For several years she was a domestic helper (DH) in Singapore and Canada. Through a twist of circumstance, however, she later became a successful corn farmer in San Jacinto, Pangasinan. So successful she has become with the genetically modified (GM) Bt corn that she has virtually become a roving ambassadress of the so-called biotech crops.
The lady is 53-year-old Rosalie Ellasus of San Jacinto, Pangasinan, a medical technology graduate who had to accept a job as house help in Singapore, thinking that it would provide her three children a brighter future.
She had an American boss in Singapore who treated her very well. However, a better offer, also as a household help, brought her to Vancouver, Canada. There, she had the initiative to take up lessons in sales and business management at night. Her training brought her back to Singapore after two years in Canada because she was offered a better job as an office employee. No longer a DH.
In 1995, her husband died. Although she remained working in Singapore, she thought of giving up her job so she could be with her children. In 1999, she went back to San Jacinto and bought a 1.3-hectare farm. She asked a cousin to operate the farm but after two years, she decided to do the farming herself. That was because she had a very meager share of the harvest.
That was when she started attending seminars on farming. In 2002, a year after Bt corn was approved for commercial planting, she offered her farm as a demo farm. She planted 1.3 hectares to Bt corn and 7,000 square meters to the conventional corn variety. Immediately, she saw the big difference between Bt corn and conventional corn.
In the demo farm, Bt corn yielded 7.2 tons per hectare. On the other hand, the conventional corn yielded the equivalent of 4.2 tons per hectare. Bt corn does not only yield higher. It is also cheaper to produce because the farmer does not have to spray chemical pesticide to control the Asian corn borer which is the most destructive pest of corn in the country.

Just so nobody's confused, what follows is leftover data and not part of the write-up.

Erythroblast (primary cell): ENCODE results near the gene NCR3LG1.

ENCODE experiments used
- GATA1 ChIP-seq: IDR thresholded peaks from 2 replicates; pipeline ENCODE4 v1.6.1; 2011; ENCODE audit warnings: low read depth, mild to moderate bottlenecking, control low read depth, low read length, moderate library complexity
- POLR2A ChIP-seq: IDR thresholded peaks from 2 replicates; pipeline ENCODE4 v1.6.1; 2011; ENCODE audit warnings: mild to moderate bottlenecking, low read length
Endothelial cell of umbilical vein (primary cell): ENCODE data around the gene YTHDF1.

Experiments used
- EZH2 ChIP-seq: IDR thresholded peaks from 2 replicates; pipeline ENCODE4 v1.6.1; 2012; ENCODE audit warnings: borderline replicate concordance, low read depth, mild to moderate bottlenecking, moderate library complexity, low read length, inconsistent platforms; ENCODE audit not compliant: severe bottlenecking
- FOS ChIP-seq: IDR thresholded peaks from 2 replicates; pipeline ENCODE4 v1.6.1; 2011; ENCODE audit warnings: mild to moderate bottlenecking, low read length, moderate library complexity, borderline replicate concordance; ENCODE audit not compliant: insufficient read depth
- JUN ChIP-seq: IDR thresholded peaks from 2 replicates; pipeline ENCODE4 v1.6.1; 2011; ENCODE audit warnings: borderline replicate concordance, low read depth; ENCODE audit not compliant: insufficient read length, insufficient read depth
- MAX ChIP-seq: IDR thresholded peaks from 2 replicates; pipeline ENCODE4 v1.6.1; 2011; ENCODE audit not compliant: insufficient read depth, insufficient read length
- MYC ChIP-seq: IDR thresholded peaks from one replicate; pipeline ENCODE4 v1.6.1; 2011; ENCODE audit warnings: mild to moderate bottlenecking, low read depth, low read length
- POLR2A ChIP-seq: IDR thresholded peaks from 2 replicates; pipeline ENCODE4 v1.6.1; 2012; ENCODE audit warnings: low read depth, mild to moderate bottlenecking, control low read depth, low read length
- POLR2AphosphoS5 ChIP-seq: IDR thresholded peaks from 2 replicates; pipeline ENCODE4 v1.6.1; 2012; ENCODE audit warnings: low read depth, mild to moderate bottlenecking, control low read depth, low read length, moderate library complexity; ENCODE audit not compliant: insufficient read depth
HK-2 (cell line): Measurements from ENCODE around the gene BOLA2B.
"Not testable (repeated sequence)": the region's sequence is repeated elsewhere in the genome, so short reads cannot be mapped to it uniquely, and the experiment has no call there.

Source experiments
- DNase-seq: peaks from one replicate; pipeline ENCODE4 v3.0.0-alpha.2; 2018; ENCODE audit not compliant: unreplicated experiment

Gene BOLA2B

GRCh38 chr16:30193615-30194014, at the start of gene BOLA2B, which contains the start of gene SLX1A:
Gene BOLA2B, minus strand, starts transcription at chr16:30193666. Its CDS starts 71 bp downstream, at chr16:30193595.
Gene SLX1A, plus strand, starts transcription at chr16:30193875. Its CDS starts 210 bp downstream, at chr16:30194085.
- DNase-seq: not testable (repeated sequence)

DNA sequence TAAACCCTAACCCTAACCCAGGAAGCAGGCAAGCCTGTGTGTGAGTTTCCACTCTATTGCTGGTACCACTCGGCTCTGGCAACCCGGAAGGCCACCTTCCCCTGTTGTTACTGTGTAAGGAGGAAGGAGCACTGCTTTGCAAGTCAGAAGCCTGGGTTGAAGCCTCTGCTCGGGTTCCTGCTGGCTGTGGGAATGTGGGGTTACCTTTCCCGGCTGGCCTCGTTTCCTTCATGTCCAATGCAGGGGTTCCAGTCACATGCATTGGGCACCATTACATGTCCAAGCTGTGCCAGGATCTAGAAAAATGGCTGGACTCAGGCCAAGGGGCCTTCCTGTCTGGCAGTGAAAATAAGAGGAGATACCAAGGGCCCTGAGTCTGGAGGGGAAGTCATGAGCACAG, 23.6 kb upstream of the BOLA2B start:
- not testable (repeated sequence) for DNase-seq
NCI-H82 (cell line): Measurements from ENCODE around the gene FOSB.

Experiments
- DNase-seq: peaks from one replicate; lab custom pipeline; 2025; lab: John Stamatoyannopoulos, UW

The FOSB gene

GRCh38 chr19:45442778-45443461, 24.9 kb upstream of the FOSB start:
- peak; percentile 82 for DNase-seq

Since then, she has been planting Bt corn. Last dry season, she planted 12 hectares (some hectares rented) and produced an average of 7.2 tons per hectare. After deducting all the expenses, she realized at least P500,000 as clean profit.
It maybe pointed out that Bt corn used to be a very controversial issue. There used to be a strong opposition to genetically modified crops, including corn. Up to now, there are those who are adamantly against Bt crops. And that is probably the main reason why the scientists and other groups who believe in the big contributions of Bt crops to food security and to the income of farmers have harnessed the help of Rosalie to spread the good news about biotech crops.
We met Rosalie in Bogor, Indonesia last November 12 where we attended a workshop on biotechnology. Rosalie was there to tell her own success story as well as those of other farmers. She said that that was her fifth time to be invited to talk in Indonesia.
Last September, she was invited to Kauai and Oahu in Hawaii, again to pitch her piece on Bt corn. In previous years she was also invited to attend seminars and forums on biotechnology in many other countries. These include several occasions in mainland USA, Mexico, Peru, Belgium, France, Germany, Taiwan and Australia. In 2007, she was the first person to receive the Kleckner Trade and Technology Advancement Award – World Food Prize in the United States.
Of course, she has practically covered the whole Philippines talking to farmers, politicians, farm technicians and even school children about Bt corn. Very recently, she talked about the advantages of Bt corn before science high school students in Tuguegarao City.
Rosalie also grows rice during the rainy season. But a bigger source of income is her piggery. At any one time, she has 50 fattening pigs of different ages in her pens. She herself mixes her own pig feed using her own Bt corn.
By the way, Rosalie is also a public servant. She is in her third term as councilor of San Jacinto. We would not be surprised if we meet her in the future, she would already be the mayor of her town.
(The Biotechnology Workshop in Indonesia was under the auspices of SEARCA based in Los Baños; BIOTROP based in Indonesia; International Service for the Acquisition of Agri-biotech Applications (ISAAA), Agricultural Biotechnology Support Project II, and Indonesian Biotechnology Information Center)